My dad grew up in St. Louis and I've been a couple of times, so I probably think of the St. Louis Arch. But if I'm being truthful here, most Auburn fans probably think, "WHAT IN THE HELL ARE THOSE YANKEES DOIN' IN THE SEC?" I have to admit that I'm often guilty of this mindset, but it's not because I don't respect Mizzou -- I'm not a big fan of A&M being in the SEC, either. I'm just a college football traditionalist. Auburn used to have a big rivalry with Florida, but that's gone by the wayside due to conference expansion, an I'd rather see my Tigers play teams they have history with, as opposed to teams they've only met a few times before. And I feel like if I were a Missouri or Texas A&M fan, I would hate losing my biggest rivalry game in order to move to a new conference. So, yeah. For a lot of us, it's not that we think Missouri isn't good enough for the SEC. We'd just rather have more games against our traditional conference rivals.

6. What exactly has Malzahn done to right the ship? Mizzou had a big turnaround too, but we had some extreme injury problems. It seems like Malzahn has really come in and made a pretty bad team a really, really good team.

Two main things: He and his staff are much better at developing talent than the old Gene Chizik regime, and these coaches instill a lot of intensity into their players. The most frustrating thing about last season was knowing Auburn's roster had a ton of four- and five-star talent and seeing players perform like two-stars. The new staff has done a much better of teaching fundamentals, and it's especially evident in the secondary, which had been totally incompetent for years. Last year when something go wrong on the field -- that happened often -- fans never saw Chizik or his coaches show any emotion. And all we heard in press conferences what how well that day's practice went. When a player screws up this year, he immediately has a coach in his face. I think the coaches and players have a good relationship, but the kids don't get a pass if they don't meet expectations. That's a welcomed change.

7. Why are you guys called the Tigers?

Auburn has been known as the Tigers since its football beginning in 1892, and the nickname comes from Oliver Goldsmith's poem, "The Deserted Village." It's the same poem that gives the town the nickname "the Loveliest Village on the Plains."

8. Where does the "Kick Six" go down in Auburn history? Greatest game/play of all time?

Considering it was in the Iron Bowl, Alabama was No. 1 and the SEC West was on the line, it has to be the greatest play in Auburn football history. I'd also argue that -- again, considering all that -- it's the greatest finish in college football history. Cal-Stanford may have had a band on the field, but that game was between 6-4 Cal, 5-5 Stanford. Nowhere near the same national implications.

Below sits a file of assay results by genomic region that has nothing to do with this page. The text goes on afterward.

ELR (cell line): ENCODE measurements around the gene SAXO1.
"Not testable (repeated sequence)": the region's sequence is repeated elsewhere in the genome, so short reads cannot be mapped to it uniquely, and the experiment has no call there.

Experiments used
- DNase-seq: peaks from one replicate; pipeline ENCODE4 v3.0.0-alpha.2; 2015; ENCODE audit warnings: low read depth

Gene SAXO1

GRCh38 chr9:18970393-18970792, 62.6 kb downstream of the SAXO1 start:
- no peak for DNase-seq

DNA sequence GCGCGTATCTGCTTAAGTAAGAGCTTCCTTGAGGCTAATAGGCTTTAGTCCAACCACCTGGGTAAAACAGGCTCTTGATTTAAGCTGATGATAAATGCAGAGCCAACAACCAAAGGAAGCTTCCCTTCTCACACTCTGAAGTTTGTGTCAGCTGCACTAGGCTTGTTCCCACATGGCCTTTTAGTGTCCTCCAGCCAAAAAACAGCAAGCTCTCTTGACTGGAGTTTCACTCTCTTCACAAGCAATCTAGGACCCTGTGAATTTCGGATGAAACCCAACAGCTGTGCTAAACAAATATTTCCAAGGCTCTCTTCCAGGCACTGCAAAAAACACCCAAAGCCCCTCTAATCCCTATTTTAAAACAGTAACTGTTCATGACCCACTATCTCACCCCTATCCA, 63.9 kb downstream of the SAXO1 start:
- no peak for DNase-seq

9. Does the winner of this game deserve to go to the NCG over an undefeated Ohio State?

I'd love to say yes, and if Auburn wins and jumps the Buckeyes, I'll be thrilled. But, probably not. The argument that Auburn and Missouri have played much tougher schedules than Ohio State is totally relevant, but I don't think it trumps the fact that the two Tigers are one-loss teams and the Buckeyes are unbeaten. If it were the other way around and a one-loss Ohio State jumped an undefeated Auburn, I would be absolutely livid.

10. How does this game play out?

It's going to be a close one. On defense, Auburn has made a living all year by allowing teams to move the ball down the field, then forcing a turnover or getting a red zone stop. Basically, the Tigers don't want to give up big plays. I expect the same strategy this week, but with Missouri's impressive wide receivers corps, I don't know if it will work. I'm a little more comfortable offense since Auburn was able to put up nearly 300 rushing yards in the win over Alabama. Because of the way the last two games played out, there's just no way I can pick against my Tigers. Sure, a lot of people call Auburn lucky, but Malzahn's team had a 20-point fourth-quarter lead against Georgia, and it went toe-to-to with Alabama before the wild finish. I think Missouri might be the better overall team, but I like Auburn's ability to find a way to win. Gus will probably slow down the offense a bit to keep the Mizzou offense off the field, and with just enough passing, the run game will be opened up enough to get a win. It'll be high-scoring, but maybe not as high-scoring as some expect. Auburn, 35-31.

For more on the Auburn Tigers, go check out College and Magnolia.